Concentration of the Chocolate Industry Continues

Several news outlets reported today that ADM, one of the largest commodity brokers in the world, has acquired Germany’s Schokinag, one of the largest European makers of chocolate and cocoa powder. “This acquisition will be an excellent fit for our business as we continue to enhance our global presence across the entire cocoa and chocolate value chain,” said ADM’s Cocoa and Milling vice president Bemis.

ADM used to be the middle man in the chocolate value chain, transporting and storing cocoa beans from producer countries to chocolate manufacturers in Europe and North America. But those days are long gone. For some years now, ADM has been a presence in the North American and British industrial chocolate market with brands like De Zaan, Ambrosia and Classic Couverture. Now it will assume a similar position in Europe.

You chocolate lovers out there won’t recognize these names, of course, but you can bet that much of the private label chocolate and chocolate confections you buy are made with chocolate from such industrial makers. The other big names in this field are, of course, Cargill and, as I reported earlier, Barry Callebaut.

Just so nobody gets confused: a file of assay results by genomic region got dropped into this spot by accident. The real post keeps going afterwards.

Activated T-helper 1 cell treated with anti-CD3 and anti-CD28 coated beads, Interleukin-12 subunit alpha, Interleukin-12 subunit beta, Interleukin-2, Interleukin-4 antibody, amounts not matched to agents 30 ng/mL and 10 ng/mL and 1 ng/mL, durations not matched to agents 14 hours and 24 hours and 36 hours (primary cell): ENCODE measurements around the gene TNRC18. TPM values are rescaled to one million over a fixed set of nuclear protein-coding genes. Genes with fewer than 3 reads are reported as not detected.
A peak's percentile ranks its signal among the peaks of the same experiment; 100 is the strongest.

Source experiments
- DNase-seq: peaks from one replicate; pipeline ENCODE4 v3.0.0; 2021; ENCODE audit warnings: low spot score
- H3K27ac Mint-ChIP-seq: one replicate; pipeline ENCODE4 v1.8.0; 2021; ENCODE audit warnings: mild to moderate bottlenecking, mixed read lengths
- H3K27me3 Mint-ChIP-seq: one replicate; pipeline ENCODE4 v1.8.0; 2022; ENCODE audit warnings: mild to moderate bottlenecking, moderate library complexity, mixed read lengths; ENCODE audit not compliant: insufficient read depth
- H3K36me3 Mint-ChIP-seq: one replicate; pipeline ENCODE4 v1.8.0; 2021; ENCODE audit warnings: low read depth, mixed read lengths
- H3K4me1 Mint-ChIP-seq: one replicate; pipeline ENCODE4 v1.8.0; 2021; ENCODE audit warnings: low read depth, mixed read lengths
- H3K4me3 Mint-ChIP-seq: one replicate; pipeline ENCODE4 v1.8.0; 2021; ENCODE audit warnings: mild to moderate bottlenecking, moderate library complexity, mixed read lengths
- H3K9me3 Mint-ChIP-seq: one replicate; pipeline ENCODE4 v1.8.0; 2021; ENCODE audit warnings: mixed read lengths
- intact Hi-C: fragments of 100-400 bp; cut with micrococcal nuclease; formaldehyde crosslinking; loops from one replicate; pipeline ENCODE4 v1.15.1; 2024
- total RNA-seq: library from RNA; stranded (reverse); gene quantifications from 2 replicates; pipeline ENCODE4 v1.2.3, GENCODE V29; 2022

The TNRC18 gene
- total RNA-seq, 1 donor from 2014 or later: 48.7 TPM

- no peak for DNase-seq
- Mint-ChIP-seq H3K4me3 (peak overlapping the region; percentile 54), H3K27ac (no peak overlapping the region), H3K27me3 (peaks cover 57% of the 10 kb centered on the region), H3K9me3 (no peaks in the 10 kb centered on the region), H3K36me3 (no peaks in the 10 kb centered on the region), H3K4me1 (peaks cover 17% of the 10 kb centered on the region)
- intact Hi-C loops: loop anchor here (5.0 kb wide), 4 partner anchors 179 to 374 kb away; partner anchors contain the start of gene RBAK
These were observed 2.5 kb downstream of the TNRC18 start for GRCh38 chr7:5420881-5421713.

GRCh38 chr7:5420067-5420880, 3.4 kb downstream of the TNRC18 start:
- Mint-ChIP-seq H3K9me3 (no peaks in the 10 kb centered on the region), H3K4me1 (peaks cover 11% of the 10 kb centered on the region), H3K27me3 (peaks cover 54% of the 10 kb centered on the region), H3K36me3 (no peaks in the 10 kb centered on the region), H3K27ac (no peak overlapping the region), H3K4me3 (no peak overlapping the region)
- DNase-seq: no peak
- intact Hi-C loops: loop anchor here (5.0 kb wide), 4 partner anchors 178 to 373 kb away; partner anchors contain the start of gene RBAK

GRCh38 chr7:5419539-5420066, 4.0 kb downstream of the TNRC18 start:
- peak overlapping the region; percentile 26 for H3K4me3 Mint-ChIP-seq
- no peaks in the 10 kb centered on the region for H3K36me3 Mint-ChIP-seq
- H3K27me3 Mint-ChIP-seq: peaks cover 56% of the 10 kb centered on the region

What this means is that the non-premium market for chocolate will increasingly be controlled by a very small handful of firms. But what is also important is that the processes along the value chain are also in fewer and fewer hands. Fewer options and fewer choices for consumers and producers.

Even more worrisome is that ADM has a history of using its dominant position for illegal activities. Its executives were convicted for price-fixing in 1999, the company paid $100million in anti-trust fines and $400 million in settlement.  It is a big polluter and one of the largest recipients of corporate welfare (at least before the current bailout) in the form of ethanol and other farming subsidies.

Makes you wonder whatever happened to competition and markets.

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